This definition also incorporates hydrology, soils, and vegetation but is more restrictive than the USFWS definition. The USACE definition requires all three features to be present, while the USFWS Cowardin definition indicates that only one of the three conditions needs to occur. Despite its exclusive nature, the USACE definition has been adopted as the authority to define legal (or jurisdictional) wetlands of the United States.

However, as ecologists, we must realize that legal definitions may not cover all habitats that function ecologically as wetlands. For example, mud flats devoid of vegetation, floodplains that primarily flood in winter outside the "growing season," and flooded areas of floodplains where anoxic soil conditions do not develop (Figure 1.1) are all probably ecological wetlands but may not fit the legal definition. In Georgia, we have seen floodplains repeatedly covered by as much as 1 m of water, yet competent delineators following USACE criteria determined that these habitats did not meet the legal definition of a wetland (B. Pruitt, personal conversation). However, the determination that these floodplains were legally "terrestrial" did not affect the responses of soil-dwelling arthropods and herbaceous plants that were covered by the water nor the functioning of waterfowl or fish that were swimming and feeding in those habitats. While definitions serve a purpose, especially for regulation (see Chapter 9), ecologists should not be constrained by definition when studying wetlands. Nonetheless, for ecologists seeking a biologically useful definition for wetlands, we recommend the simple, straightforward, yet inclusive, definition put forward by Paul Keddy (2000):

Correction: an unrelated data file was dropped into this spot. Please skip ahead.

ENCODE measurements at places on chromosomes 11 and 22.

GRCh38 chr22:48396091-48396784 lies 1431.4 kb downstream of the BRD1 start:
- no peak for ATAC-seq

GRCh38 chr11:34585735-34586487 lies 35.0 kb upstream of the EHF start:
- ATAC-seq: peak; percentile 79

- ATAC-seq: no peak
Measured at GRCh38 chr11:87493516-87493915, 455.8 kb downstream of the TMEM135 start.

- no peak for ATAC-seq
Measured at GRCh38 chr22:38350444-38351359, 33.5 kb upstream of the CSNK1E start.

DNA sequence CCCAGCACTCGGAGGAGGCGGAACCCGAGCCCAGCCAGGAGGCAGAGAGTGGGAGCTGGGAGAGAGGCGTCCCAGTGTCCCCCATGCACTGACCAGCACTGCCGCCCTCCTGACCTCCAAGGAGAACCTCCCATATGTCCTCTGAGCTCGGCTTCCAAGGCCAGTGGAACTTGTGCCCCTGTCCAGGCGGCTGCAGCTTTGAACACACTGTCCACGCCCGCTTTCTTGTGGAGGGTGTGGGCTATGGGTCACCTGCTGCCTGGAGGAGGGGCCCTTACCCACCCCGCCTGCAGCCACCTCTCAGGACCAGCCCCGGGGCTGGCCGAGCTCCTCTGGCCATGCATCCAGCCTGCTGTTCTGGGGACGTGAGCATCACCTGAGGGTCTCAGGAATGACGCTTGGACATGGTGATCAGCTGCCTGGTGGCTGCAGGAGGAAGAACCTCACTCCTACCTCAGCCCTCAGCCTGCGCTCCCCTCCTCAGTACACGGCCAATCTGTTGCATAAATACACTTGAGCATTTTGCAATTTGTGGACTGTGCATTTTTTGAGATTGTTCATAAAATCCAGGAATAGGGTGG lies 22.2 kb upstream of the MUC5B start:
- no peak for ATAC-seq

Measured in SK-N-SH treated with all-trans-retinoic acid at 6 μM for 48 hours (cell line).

A wetland is an ecosystem that arises when inundation by water produces soils dominated by anaerobic processes and forces the biota, particularly rooted plants, to exhibit adaptations to tolerate flooding.

WHY ARE WETLANDS IMPORTANT?

Wetlands comprise only about 6% of the earth's surface, but ecologically they are disproportionately important. For example, 25% of the plant species in Malaysia occur in only one wetland type, peat swamps (Anderson 1983), and almost 10% of the world's fish fauna occurs in the Amazon basin (Groombridge and Jenkins 1998). Because wetlands support both terrestrial and aquatic biota, they are unusually diverse (Gopal et al. 2000). Those taxa unique to wetlands will contribute significantly to the overall diversity of regions containing numerous wetlands. Besides supporting the plethora of plants and animals of interest to ecologists and nature enthusiasts, wetlands provide an assortment of ecosystem services of considerable value to all people.